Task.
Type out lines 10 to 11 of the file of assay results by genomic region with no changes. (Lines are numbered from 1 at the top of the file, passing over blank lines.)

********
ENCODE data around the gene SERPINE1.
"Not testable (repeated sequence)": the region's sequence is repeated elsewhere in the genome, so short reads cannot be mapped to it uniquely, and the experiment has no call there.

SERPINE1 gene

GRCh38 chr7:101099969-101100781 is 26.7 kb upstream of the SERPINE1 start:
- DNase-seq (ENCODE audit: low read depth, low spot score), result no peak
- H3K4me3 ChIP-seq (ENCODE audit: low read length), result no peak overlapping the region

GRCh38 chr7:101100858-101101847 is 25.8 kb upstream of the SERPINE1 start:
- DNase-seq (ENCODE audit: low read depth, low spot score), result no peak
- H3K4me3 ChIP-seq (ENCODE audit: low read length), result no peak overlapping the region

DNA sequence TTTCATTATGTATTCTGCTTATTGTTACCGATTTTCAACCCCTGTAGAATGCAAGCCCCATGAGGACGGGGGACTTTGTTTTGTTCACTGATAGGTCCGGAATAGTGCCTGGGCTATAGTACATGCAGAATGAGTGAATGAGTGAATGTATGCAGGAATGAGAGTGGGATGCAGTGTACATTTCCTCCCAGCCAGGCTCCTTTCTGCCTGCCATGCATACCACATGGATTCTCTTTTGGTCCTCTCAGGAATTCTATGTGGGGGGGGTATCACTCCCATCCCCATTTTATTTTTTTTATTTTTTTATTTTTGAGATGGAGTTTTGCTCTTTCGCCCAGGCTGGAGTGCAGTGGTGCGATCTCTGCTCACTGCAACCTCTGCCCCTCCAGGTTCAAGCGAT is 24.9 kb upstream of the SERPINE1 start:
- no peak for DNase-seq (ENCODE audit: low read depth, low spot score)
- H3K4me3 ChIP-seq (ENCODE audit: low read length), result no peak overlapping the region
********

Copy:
DNA sequence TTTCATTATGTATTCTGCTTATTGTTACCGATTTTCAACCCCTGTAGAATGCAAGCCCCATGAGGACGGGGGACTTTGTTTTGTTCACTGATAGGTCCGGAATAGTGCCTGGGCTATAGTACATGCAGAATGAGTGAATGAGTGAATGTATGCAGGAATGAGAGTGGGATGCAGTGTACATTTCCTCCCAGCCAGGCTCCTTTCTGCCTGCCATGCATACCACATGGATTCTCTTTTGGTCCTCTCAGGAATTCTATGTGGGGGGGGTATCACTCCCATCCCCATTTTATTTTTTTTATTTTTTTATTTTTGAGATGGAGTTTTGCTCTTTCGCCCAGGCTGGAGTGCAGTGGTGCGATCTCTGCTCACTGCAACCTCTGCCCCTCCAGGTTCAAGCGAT is 24.9 kb upstream of the SERPINE1 start:
- no peak for DNase-seq (ENCODE audit: low read depth, low spot score)